If this is not your current pattern, then reconsider your current pattern. This pattern is very reliable and well proven.
The idea is simple, your windows application has more than one screen to display to your user. You encapsulate functionality in user controls (typically better than a form – not always). You surface user controls to the user when they click a button or interact with the UI. Yes, it’s that simple.
How to you manage those controls in your application?
The Microsoft Patterns & Practices Composite UI Application Block addresses this in their Smart Client guidance (see here). But this is very out of date. And their block, though effective, is a lot of overhead for something you can manage in around 30 lines of code.
This has nothing to do with the event model or command pattern. Both of those are fully supported because all we are doing here is handling our user controls. All we are doing is responding to the user’s request for content. And there’s plenty of room to customize this to your own uses.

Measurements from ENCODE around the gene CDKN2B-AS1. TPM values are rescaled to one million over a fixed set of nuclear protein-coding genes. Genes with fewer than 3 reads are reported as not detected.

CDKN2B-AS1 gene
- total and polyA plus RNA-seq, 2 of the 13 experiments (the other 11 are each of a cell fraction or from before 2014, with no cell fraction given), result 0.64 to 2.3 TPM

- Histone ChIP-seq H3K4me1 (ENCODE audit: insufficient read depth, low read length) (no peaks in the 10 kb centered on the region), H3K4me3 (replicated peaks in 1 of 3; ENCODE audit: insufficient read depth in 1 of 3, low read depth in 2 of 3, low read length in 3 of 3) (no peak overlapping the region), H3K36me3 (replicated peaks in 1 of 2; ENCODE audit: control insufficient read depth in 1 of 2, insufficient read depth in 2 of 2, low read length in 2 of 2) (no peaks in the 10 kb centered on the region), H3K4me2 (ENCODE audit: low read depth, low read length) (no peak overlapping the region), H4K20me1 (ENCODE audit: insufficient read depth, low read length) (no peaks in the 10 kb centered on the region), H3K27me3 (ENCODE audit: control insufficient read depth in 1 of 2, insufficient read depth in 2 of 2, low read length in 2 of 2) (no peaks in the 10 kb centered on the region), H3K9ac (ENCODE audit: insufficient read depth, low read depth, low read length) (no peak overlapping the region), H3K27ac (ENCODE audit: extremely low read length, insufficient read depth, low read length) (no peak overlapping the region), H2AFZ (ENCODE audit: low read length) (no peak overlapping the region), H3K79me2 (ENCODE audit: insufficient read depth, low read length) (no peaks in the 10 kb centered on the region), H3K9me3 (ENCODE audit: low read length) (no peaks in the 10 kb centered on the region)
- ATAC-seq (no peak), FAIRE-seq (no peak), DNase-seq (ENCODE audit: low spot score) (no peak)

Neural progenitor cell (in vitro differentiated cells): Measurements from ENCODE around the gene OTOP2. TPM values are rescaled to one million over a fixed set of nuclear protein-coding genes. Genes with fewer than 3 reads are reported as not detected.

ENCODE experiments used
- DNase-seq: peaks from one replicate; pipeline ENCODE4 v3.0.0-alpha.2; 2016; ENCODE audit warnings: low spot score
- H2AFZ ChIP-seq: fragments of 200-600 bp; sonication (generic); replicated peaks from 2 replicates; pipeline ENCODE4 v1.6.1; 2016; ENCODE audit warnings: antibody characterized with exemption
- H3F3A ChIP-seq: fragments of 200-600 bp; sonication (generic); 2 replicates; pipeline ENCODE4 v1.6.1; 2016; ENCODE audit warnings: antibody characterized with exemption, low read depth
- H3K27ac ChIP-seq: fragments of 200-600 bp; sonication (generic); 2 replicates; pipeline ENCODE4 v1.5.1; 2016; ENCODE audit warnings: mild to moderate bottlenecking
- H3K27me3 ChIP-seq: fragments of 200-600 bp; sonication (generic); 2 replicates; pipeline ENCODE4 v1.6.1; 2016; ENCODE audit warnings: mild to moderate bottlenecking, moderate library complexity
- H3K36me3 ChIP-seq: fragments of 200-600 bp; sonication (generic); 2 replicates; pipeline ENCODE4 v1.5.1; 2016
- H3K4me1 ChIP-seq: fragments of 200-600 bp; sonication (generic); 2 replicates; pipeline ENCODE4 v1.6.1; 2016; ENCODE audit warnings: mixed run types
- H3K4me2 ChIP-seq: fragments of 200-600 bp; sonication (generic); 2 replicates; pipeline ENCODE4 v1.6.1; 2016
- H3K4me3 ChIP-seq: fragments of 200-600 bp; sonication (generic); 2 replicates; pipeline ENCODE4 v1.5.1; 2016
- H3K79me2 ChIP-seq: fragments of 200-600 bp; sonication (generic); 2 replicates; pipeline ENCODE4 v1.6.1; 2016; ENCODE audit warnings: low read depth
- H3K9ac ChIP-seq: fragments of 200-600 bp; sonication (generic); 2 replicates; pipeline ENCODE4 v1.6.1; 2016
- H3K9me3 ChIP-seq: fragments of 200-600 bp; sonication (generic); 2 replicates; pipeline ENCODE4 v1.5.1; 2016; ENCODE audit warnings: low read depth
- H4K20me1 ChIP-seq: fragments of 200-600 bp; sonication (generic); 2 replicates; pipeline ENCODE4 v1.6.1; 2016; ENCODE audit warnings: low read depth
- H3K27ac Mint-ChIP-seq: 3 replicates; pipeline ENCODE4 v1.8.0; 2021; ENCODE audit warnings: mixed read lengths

Here’s the run through.
- A user clicks a button (button_click()) or somehow starts
- Button_Click() calls LoadControl()
- LoadControl() searches for your user control using GetControl()
- GetControl() looks in panelContainer’s control collection
- If the control is not found, LoadControl() creates & adds it
- If the control is found, LoadControl() references it
- The User Control is brought to the front of the container
If you want to add your controls through design time, this approach does not care. You can do that. But if you don’t then this supports that, too.
I have seen these controls implemented with a custom interface (to recognize them) and a Activate() method to alert them they were selected.
The sky is the limit insofar as variations. But the core functionality is exactly as I have illustrated below. Look at how simple it really is:
Get the code here: http://www.codepaste.net/9jbzui